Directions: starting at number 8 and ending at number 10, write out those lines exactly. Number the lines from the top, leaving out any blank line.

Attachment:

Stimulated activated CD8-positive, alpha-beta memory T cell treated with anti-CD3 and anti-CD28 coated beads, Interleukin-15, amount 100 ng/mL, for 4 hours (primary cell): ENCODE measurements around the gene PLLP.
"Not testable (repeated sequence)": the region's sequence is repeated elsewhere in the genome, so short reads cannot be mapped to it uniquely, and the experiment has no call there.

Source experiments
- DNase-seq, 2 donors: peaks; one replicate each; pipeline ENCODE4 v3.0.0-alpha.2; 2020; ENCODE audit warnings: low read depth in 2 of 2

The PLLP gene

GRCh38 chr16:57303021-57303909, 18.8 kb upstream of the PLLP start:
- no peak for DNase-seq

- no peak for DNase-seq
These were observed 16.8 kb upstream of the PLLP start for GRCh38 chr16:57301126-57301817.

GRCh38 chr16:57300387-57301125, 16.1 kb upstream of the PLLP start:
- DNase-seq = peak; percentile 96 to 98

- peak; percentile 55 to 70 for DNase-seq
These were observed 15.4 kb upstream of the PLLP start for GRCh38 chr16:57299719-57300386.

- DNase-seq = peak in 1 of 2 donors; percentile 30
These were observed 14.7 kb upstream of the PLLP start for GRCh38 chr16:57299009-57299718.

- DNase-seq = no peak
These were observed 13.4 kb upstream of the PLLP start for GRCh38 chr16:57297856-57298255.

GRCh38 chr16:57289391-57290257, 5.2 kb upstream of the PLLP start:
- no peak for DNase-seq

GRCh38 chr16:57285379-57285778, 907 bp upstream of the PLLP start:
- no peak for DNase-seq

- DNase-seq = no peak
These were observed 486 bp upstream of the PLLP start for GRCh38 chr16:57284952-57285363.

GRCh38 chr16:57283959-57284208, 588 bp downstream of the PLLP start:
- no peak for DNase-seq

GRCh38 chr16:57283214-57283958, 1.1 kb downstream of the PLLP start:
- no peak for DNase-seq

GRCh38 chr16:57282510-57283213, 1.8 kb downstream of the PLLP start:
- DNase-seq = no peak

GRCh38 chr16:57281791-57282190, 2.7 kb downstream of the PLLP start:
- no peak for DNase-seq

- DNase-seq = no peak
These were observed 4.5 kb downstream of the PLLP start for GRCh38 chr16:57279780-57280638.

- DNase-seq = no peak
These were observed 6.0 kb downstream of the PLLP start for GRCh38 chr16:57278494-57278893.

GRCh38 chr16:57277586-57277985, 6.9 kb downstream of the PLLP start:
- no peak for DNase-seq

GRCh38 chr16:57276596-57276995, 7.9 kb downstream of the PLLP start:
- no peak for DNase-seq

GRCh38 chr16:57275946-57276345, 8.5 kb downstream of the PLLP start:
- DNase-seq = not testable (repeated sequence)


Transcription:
- no peak for DNase-seq
These were observed 16.8 kb upstream of the PLLP start for GRCh38 chr16:57301126-57301817.

GRCh38 chr16:57300387-57301125, 16.1 kb upstream of the PLLP start: